Does your party support further policy and legislative reforms to the provincial law that establishes the annual market value assessment system to ensure greater fairness, consistency and transparency for businesses and citizens? What is your overall plan to help downtown Calgary recover?

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ID: 105

ListCategory: 2

Title:

ContentBlockTitle: Made-in-Calgary tourism strategy​

HeadingLevel: H2

Subtitle: More visitors, more funds

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Description: <p>​Some lodging businesses collect a fee that funds tourism marketing. Short-term rental operators don’t collect this fee. Equitable lodging fees would: </p> <ul><li>Be fair and transparent to all lodging providers</li> <li>Support the creation of a made-in-Calgary tourism strategy</li></ul>

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Made-in-Calgary tourism strategy​

More visitors, more funds

​Some lodging businesses collect a fee that funds tourism marketing. Short-term rental operators don’t collect this fee. Equitable lodging fees would: 

  • Be fair and transparent to all lodging providers
  • Support the creation of a made-in-Calgary tourism strategy

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Question : Support for the tourism sector

Presently, a destination marketing fee (DMF) is collected by some hotels (but not by others or by short term rental companies) in order to support tourism and convention m​arketing. Does your party support making the DMF mandatory under the City Charter framework, in order to ensure fairness and to enable The City of Calgary to help grow Calgary’s tourism industry?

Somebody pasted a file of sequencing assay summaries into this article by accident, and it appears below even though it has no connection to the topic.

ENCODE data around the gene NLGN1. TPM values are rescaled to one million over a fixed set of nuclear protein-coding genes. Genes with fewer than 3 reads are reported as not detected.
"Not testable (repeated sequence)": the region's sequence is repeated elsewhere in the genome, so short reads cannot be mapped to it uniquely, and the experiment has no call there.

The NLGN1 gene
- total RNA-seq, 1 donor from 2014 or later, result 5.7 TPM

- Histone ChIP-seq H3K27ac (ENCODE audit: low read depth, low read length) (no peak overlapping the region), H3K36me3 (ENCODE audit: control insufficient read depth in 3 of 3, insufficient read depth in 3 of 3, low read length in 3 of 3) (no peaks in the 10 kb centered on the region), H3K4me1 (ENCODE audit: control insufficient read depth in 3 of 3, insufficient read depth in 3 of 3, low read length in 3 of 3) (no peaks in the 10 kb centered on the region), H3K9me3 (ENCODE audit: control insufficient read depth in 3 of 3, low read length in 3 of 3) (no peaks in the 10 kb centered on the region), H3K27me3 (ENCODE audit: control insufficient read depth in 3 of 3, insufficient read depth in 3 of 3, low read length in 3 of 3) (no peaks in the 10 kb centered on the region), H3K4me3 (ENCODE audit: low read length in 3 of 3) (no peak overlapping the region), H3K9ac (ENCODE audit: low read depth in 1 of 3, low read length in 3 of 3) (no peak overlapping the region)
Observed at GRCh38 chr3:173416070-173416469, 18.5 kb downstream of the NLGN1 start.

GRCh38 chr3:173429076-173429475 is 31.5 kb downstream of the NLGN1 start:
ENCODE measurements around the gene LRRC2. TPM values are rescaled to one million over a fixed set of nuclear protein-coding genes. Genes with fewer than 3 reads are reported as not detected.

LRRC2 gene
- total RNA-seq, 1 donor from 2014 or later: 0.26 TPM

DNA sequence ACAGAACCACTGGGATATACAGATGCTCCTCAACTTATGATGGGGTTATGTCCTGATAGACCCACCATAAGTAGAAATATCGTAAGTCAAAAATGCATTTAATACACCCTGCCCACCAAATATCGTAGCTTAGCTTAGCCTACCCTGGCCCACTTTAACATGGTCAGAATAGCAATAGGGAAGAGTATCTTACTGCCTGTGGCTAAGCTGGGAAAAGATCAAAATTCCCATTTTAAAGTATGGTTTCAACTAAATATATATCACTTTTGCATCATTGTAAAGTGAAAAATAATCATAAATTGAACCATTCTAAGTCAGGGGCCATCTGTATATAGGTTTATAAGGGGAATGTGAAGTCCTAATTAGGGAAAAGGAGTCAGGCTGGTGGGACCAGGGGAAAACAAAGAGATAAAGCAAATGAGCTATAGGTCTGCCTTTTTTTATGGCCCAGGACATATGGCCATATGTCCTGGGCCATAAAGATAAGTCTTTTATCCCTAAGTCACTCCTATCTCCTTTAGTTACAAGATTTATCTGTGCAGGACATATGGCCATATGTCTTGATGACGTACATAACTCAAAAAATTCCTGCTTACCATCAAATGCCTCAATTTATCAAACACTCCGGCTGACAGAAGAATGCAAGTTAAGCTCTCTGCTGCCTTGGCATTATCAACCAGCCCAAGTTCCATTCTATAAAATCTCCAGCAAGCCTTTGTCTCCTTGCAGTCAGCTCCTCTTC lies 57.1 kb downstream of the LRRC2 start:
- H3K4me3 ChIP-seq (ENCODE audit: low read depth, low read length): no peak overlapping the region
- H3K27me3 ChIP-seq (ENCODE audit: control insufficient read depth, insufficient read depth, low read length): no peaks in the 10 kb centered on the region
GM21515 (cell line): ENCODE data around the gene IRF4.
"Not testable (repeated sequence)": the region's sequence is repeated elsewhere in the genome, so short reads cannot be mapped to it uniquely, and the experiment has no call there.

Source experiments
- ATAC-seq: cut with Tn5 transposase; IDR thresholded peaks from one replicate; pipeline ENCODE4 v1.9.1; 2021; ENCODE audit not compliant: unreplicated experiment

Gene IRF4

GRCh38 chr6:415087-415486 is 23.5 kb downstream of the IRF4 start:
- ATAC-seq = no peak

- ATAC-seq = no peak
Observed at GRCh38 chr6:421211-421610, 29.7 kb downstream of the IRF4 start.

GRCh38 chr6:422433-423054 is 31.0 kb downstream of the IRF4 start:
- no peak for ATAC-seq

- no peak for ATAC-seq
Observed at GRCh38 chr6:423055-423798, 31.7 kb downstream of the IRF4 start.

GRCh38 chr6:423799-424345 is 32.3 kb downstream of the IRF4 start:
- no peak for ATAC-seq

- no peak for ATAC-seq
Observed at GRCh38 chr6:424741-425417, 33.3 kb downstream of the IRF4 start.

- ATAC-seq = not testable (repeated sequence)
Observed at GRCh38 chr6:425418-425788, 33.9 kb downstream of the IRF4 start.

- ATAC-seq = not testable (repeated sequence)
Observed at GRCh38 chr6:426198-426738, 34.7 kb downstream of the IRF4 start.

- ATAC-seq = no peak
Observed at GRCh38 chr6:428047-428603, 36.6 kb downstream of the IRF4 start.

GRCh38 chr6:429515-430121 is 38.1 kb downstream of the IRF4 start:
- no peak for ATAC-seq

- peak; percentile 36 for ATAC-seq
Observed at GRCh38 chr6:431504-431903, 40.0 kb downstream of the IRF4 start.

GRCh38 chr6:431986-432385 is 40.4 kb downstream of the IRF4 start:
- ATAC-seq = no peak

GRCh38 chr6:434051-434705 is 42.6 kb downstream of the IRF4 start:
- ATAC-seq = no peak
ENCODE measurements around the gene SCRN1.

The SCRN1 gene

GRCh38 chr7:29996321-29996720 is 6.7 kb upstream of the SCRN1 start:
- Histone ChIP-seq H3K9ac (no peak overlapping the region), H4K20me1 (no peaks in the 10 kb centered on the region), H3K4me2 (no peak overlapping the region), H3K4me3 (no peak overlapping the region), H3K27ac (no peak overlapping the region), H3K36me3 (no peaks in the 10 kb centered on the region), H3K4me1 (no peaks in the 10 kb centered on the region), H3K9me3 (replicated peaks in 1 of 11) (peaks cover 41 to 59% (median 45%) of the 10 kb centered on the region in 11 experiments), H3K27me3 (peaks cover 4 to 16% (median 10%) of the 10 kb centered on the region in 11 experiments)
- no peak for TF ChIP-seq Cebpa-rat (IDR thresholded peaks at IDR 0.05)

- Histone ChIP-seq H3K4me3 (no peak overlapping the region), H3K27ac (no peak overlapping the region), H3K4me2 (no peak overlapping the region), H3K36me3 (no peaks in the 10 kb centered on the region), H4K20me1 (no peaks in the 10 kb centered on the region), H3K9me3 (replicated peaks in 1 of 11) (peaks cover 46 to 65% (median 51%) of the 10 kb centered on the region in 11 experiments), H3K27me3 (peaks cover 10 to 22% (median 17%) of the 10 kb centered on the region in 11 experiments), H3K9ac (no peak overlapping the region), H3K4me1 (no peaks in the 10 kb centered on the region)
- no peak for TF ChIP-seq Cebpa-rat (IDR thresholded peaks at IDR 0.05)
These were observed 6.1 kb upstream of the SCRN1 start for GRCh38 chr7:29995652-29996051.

ID: 106

ListCategory: 3

Title:

ContentBlockTitle: ​Cannabis revenue sharing

HeadingLevel: H2

Subtitle: Share costs, share profits

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Description: <p>​The Province receives most revenues from cannabis—but The City bears most enforcement costs.</p> <ul><li>Between April 2018 and December 2019, City administration and enforcement costs were $10.44 M—but Province only covers $3.84 M<br /></li> <li>This leaves a $6.6M revenue gap for Calgarians to pay <br /></li> <li>This gap could be closed if The Province shared more of the federal funds promised to cover these costs<br /></li> <li>This would free up your municipal tax dollars for other city-based initiatives<br /></li></ul>

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​Cannabis revenue sharing

Share costs, share profits

​The Province receives most revenues from cannabis—but The City bears most enforcement costs.

  • Between April 2018 and December 2019, City administration and enforcement costs were $10.44 M—but Province only covers $3.84 M
  • This leaves a $6.6M revenue gap for Calgarians to pay 
  • This gap could be closed if The Province shared more of the federal funds promised to cover these costs
  • This would free up your municipal tax dollars for other city-based initiatives

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Question : Maintaining the orderly legalization of cannabis

Maintaining orderly legalization of cannabis requires that the City of Calgary receive its fair share of the federal excise tax that the Government of Canada promised to municipalities in order to cover the actual costs incurred. The province’s cannabis funding over the next two years will not even cover half of the City of Calgary’s expected costs, leaving Calgarians’ property taxes to make up the difference. Does your party support a new provincial cannabis revenue sharing arrangement to ensure that the City of Calgary’s actual costs are covered?